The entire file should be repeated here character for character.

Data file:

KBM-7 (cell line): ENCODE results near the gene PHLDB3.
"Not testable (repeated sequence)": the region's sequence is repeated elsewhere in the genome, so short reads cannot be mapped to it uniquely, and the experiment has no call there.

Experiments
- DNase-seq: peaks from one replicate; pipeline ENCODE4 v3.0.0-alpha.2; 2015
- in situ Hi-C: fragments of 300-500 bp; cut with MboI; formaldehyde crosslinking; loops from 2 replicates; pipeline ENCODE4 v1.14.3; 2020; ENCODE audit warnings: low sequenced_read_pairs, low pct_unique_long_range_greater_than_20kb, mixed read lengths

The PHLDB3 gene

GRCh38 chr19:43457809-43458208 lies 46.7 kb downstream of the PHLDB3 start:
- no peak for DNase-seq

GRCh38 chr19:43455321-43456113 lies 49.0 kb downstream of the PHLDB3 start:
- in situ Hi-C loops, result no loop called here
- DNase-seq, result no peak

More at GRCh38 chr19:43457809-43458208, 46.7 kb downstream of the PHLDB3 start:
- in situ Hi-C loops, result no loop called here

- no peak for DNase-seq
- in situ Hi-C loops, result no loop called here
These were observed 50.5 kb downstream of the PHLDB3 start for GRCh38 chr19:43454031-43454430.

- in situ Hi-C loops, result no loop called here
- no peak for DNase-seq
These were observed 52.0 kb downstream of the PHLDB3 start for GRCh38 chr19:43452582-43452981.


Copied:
KBM-7 (cell line): ENCODE results near the gene PHLDB3.
"Not testable (repeated sequence)": the region's sequence is repeated elsewhere in the genome, so short reads cannot be mapped to it uniquely, and the experiment has no call there.

Experiments
- DNase-seq: peaks from one replicate; pipeline ENCODE4 v3.0.0-alpha.2; 2015
- in situ Hi-C: fragments of 300-500 bp; cut with MboI; formaldehyde crosslinking; loops from 2 replicates; pipeline ENCODE4 v1.14.3; 2020; ENCODE audit warnings: low sequenced_read_pairs, low pct_unique_long_range_greater_than_20kb, mixed read lengths

The PHLDB3 gene

GRCh38 chr19:43457809-43458208 lies 46.7 kb downstream of the PHLDB3 start:
- no peak for DNase-seq

GRCh38 chr19:43455321-43456113 lies 49.0 kb downstream of the PHLDB3 start:
- in situ Hi-C loops, result no loop called here
- DNase-seq, result no peak

More at GRCh38 chr19:43457809-43458208, 46.7 kb downstream of the PHLDB3 start:
- in situ Hi-C loops, result no loop called here

- no peak for DNase-seq
- in situ Hi-C loops, result no loop called here
These were observed 50.5 kb downstream of the PHLDB3 start for GRCh38 chr19:43454031-43454430.

- in situ Hi-C loops, result no loop called here
- no peak for DNase-seq
These were observed 52.0 kb downstream of the PHLDB3 start for GRCh38 chr19:43452582-43452981.